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Spinal adenosine modulator: enduring anti-inflammatory action in neuropathic pain

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Spinal adenosine modulator: enduring anti-inflammatory action in neuropathic pain Project Summary/Abstract This application addresses broad Challenge Area (15) Translational Science &specific Challenge Topic 15- NS-103 Demonstration of "proof-of-concept" for a new therapeutic approach in a neurological disease. Neuropathic pain remains intractable despite treatment with currently available therapeutic agents. Therefore, it is necessary to identify novel pharmacotherapeutics that can effectively attenuate neuropathic pain. Activation of microglia and astrocytes (glial cells) plays a crucial role in chronic pain states, including neuropathic pain, by chronically inducing the release of neuroexcitatory substances such as pro-inflammatory cytokines and chemokines. This pro-inflammatory milieu surrounds neurons, helping to maintain the hyperexcitable state of neurons associated with chronic pain states. An optimal therapeutic would "reset" these chronically activated glial cells to an overtly anti-inflammatory state, thus returning the neuronal excitation to basal levels. Such a drug, were it to exist, would be predicted to reduce neuropathic pain by removing the tonic "drive" to the pain system provided by glial activation. We believe that we have identified such agents;namely, adenosine 2A (A2A) agonists. Mechanistically, these are agonists at one adenosine receptor subtype. Adenosine is a purine that exerts its effects via four subtypes of G-protein coupled adenosine receptors (A1, A2A, A2B and A3). Adenosine 2A receptors are found on most tissues in the body including spinal cord neurons, microglia, astrocytes, endothelial cells and oligodendrocytes. The selective activation of the A2A receptor subtype is immunosuppressive, decreasing pro-inflammatory cytokines and increasing the powerful anti-inflammatory cytokine, interleukin-10 (IL-10). In addition, activation of A2A receptors reduces NMDA activation in primary sensory neurons. Preliminary data, using the chronic constriction injury (CCI) model, support that a single intrathecal injection of A2A agonists produces a remarkably enduring reversal of neuropathic pain of at least several weeks. In order to fully understand the impact of A2A agonists on chronic pain conditions, we are proposing to 1) thoroughly characterize the reversal in established neuropathic pain following a single versus multiple injections to ascertain if tolerance to the agonist's pain suppressive effects develops;and, 2) begin to characterize the cell types involved in the agonist's pain suppression. While the mechanism of action most likely includes a neuron-glia interaction, given the known role of glia in pain development and maintenance, our focus will be on glial changes, with neuronal changes assessed concurrently as time and funds allow. In addition, we will assess whether the persistent effect of the A2A agonist is specific to the A2A adenosine receptor or if modulating adenosine regulation via other adenosine receptors will produce the same effect.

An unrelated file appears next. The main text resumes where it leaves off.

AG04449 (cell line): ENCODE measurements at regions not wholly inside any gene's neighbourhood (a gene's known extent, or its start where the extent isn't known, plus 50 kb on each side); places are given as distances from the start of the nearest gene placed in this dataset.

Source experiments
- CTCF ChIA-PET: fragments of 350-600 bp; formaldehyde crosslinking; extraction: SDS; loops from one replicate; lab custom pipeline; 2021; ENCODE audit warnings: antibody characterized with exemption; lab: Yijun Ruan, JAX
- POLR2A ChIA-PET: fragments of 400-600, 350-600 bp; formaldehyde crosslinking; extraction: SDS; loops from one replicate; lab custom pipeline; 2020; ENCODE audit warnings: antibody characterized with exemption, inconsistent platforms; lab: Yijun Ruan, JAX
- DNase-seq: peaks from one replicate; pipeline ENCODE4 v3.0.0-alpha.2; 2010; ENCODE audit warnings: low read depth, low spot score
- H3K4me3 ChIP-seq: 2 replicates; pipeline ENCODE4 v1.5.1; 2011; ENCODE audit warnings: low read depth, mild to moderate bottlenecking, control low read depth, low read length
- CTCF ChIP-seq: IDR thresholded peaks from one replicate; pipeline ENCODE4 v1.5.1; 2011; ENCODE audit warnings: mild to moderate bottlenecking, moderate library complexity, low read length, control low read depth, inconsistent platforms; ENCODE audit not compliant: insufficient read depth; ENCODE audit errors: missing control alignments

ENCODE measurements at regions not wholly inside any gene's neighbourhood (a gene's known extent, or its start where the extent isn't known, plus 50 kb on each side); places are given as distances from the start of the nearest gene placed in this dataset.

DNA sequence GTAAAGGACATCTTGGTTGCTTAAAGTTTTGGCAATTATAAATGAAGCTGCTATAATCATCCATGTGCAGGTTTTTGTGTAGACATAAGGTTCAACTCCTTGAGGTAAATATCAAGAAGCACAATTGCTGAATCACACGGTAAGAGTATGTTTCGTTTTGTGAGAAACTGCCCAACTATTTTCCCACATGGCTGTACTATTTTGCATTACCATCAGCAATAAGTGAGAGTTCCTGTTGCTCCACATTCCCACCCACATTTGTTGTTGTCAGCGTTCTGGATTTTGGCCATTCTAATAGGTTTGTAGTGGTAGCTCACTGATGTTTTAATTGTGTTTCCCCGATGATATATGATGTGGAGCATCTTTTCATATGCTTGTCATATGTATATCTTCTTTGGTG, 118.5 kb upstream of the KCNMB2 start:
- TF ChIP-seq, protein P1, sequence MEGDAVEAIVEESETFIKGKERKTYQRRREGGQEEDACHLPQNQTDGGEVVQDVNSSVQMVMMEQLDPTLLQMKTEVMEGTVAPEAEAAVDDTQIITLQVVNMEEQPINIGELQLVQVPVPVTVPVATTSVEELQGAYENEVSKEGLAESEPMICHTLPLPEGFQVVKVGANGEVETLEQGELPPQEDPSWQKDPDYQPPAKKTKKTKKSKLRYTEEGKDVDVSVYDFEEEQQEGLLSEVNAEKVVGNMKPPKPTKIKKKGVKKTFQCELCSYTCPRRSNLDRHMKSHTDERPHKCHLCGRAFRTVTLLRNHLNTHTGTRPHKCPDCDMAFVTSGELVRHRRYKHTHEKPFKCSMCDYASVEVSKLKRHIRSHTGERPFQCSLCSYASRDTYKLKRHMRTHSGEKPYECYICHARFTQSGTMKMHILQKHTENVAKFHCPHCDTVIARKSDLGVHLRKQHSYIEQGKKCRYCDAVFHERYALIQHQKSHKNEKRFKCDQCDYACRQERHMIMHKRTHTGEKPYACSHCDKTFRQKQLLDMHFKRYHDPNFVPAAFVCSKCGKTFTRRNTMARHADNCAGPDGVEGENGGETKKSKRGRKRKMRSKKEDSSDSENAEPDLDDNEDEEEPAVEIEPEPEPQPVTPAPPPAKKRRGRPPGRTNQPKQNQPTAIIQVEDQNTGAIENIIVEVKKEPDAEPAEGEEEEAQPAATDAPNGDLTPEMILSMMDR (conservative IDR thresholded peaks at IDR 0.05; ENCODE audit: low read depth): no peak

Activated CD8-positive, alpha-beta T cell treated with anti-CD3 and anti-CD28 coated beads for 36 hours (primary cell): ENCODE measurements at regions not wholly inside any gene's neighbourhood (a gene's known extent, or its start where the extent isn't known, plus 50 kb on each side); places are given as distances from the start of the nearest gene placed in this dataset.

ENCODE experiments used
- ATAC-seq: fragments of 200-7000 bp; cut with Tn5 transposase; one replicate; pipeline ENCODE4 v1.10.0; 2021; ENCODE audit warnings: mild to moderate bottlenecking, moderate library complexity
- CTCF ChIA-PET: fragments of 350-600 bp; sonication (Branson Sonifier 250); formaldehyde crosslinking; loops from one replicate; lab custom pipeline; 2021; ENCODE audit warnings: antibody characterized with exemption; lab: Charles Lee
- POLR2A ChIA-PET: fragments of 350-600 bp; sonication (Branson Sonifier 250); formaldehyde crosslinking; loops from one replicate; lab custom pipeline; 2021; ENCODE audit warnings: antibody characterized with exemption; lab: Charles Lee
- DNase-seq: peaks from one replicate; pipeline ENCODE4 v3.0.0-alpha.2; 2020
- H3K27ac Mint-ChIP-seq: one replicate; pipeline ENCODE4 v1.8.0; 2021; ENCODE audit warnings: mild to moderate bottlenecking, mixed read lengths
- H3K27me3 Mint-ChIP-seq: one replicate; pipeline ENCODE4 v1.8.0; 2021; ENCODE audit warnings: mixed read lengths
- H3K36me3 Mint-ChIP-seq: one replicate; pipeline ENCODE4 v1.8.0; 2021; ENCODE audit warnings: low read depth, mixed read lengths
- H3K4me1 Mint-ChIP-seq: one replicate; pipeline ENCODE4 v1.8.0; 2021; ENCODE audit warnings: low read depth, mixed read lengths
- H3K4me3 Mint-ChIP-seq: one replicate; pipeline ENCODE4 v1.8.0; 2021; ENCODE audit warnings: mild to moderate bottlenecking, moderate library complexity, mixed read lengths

PUBLIC HEALTH RELEVANCE: NINDS Proposal: Spinal adenosine modulator: enduring anti-inflammatory action in neuropathic pain Project Narrative This proposal builds from our discovery that a single intrathecal administration of adenosine 2A (A2A) agonists produces a remarkably enduring reversal of neuropathic pain of at least several weeks, with evidence to date suggestive that such drugs may "reset" chronically activated spinal glial cells to an overtly anti-inflammatory state that suppresses pain. This project is aimed at providing the "proof-of-concept" for using A2A agonists as a new therapeutic approach for chronic pain.

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